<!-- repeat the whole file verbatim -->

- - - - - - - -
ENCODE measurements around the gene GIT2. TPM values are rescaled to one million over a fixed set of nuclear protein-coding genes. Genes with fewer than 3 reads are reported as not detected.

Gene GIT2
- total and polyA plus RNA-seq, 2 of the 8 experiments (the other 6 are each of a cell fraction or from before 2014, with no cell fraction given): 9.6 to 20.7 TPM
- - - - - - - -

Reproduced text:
ENCODE measurements around the gene GIT2. TPM values are rescaled to one million over a fixed set of nuclear protein-coding genes. Genes with fewer than 3 reads are reported as not detected.

Gene GIT2
- total and polyA plus RNA-seq, 2 of the 8 experiments (the other 6 are each of a cell fraction or from before 2014, with no cell fraction given): 9.6 to 20.7 TPM